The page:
From the late 1980s, many churches made the decision to run like businesses and now, in a surprising twist, businesses in 2017 are running like churches.

At Facebook’s inaugural Communities Summit earlier this summer, CEO Mark Zuckerberg lauded the role churches historically played in society, from providing support in community to stoking charitable volunteerism. In the face of declining church membership, he suggested that Facebook could now fill the void left behind.

“It’s so striking,” he stated, “that for decades, membership in all kinds of groups has declined as much as one quarter. That’s a lot of people who need to find a sense of purpose and support somewhere else.”

At Facebook, he continued, “we started a project to see if we could get better at suggesting groups that will be meaningful to you. We started building artificial intelligence to do this. And it works. In the first six months, we helped 50 percent more people join meaningful communities.”

There’s much that Zuckerberg gets right.

The much-discussed “nones”—those unaffiliated with any particular religion—have indeed been on the rise for decades, and their growth isn’t just obvious in emptying churches.

Instead of Catholics or white evangelicals, it was religious nones that represented the largest religious voting bloc in the 2016 election. Another set of affiliations, major political parties, also saw allegiances drop with the rise of the independent voter, who refuses to align with either party.

In 2000, Harvard professor Robert D. Putnam first noted the collapse of civic engagement in American society. Since the 1960s, fewer Americans had been investing in “social capital”—that is, the rich communal connections made by going to church, having family dinners, hosting friends at parties, and participating in organizations or political activities.

This trend is a grave departure our nation’s infancy, when social ties stoked our bid for independence and ensured our survival in the pioneering West. In the 1830s, French diplomat Alexis de Tocqueville observed:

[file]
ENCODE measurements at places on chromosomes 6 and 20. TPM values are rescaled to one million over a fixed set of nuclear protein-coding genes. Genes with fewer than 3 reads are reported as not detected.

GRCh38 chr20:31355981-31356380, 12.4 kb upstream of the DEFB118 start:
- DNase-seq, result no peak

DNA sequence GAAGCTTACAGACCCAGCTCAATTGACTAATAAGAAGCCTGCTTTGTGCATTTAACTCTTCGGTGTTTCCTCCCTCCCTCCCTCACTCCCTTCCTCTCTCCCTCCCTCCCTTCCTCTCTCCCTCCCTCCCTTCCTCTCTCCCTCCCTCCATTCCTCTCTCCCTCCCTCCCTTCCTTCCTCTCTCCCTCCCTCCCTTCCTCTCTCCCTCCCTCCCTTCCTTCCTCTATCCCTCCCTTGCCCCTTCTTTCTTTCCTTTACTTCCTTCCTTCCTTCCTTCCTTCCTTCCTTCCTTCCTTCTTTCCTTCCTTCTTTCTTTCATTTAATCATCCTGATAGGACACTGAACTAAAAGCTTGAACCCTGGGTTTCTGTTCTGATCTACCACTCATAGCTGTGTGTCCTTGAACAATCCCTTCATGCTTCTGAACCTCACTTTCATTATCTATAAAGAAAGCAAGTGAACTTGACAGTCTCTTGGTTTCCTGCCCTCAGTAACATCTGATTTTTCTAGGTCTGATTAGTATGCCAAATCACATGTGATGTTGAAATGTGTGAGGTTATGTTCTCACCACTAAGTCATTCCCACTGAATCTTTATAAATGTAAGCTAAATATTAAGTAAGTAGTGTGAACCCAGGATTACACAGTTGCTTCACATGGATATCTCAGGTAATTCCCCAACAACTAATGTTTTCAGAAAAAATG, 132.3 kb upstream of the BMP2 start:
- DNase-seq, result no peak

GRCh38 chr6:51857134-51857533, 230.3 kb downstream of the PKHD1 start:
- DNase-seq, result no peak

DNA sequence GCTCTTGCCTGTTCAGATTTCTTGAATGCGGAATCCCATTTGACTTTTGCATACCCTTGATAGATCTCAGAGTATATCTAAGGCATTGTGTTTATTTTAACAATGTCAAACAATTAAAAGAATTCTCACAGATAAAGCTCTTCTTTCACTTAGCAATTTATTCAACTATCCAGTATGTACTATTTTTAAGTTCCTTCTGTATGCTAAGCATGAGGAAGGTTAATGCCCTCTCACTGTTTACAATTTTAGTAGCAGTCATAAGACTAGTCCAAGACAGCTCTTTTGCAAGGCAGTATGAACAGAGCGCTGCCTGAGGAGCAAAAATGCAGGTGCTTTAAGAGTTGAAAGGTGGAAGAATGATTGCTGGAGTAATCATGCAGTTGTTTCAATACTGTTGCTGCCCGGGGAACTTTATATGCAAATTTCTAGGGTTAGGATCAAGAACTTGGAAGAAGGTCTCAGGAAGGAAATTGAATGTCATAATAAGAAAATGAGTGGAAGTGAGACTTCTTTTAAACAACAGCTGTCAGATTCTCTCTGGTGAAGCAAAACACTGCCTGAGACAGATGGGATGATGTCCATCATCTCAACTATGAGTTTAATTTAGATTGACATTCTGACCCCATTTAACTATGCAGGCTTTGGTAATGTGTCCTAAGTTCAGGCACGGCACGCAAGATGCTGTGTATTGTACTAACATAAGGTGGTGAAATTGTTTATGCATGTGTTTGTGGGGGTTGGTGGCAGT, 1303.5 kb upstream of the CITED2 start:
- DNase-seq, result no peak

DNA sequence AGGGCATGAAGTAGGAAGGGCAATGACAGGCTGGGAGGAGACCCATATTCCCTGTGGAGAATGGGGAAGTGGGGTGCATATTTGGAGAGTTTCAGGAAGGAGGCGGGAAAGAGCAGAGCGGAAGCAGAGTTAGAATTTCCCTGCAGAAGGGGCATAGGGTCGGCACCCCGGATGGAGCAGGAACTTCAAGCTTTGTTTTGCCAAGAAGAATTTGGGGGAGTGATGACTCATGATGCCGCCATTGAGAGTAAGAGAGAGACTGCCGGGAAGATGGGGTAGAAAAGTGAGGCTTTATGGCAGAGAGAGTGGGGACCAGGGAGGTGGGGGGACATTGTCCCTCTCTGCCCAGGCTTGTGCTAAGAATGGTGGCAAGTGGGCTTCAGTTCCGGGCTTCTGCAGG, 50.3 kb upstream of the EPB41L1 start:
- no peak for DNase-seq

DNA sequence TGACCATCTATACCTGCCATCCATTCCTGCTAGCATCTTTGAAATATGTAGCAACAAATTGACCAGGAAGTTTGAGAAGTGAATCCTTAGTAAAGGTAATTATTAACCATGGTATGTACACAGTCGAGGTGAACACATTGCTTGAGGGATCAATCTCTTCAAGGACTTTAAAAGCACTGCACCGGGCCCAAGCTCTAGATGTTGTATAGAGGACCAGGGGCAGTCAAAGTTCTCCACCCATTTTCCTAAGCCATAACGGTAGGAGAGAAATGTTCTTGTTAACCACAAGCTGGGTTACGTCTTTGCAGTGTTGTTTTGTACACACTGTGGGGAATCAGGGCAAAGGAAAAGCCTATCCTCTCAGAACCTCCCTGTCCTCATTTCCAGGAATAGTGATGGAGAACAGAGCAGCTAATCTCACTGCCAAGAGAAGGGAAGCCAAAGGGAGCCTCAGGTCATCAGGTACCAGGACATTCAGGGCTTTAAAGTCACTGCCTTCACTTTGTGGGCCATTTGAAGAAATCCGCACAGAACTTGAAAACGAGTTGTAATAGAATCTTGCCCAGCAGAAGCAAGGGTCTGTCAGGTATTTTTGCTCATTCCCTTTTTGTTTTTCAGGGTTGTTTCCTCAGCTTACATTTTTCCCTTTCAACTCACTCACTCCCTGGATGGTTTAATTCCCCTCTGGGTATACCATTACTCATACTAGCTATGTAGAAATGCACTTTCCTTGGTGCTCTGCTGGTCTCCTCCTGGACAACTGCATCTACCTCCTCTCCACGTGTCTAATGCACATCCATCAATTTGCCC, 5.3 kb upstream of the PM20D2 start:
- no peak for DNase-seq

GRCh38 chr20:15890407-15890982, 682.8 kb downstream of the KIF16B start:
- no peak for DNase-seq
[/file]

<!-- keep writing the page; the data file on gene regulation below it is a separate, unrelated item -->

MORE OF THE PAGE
Americans are forever forming associations. There are not only commercial and industrial associations in which all take part, but others of a thousand different types—religious, moral, serious, futile, very general, very limited, immensely large and very minute. In every case, at the head of any new undertaking, where in France you would find the government … in the United States you are sure to find an association.

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In other words, in America, we got things done through relationships and group identities.

Zuckerberg sees what sociologists, pastors, and many of the rest of us have noticed: People are looking outside of the typical affiliations—and outside of the church—for meaning, purpose, and community.

In a nation where “joiners” are leaving the typical social spaces, they’re continuing to log into Facebook (8 in 10 Internet users in the US have an account) and, thanks to fellow meaning-minded entrepreneurs, forming communities in new places IRL (“in real life”).

Harvard researchers argued that religion is not dying, but merely changing. In a 2015 study called “How We Gather,” they found that religious nones, especially millennials, have not evolved out of their spiritual or religious longings; they are simply seeking to fill them in other places. Over a third of millennials, significantly more than any other age group, have no religious affiliation.

Corporations from social startups to fitness crazes have taken notice. In addition to the solidarity found in sweating out it at yoga boutiques, Crossfit, and SoulCycle, there’s the communal draw of eating together with the Dinner Party, a network that connects 20-something and 30-somethings in major cities to discuss loss and grief over a meal.

Harvard’s Casper ter Kuile and Angie Thurston discovered six common themes corporations use to tap in on this new search for meaning: community, personal transformation, social transformation, purpose-finding, creativity, and accountability.

Fellow CEOs may not be as forthright as Zuckerberg, but the way they are forming their corporations—or the way they envision the future of their enterprises—mimic much of the inspiration and structure people used to get from church.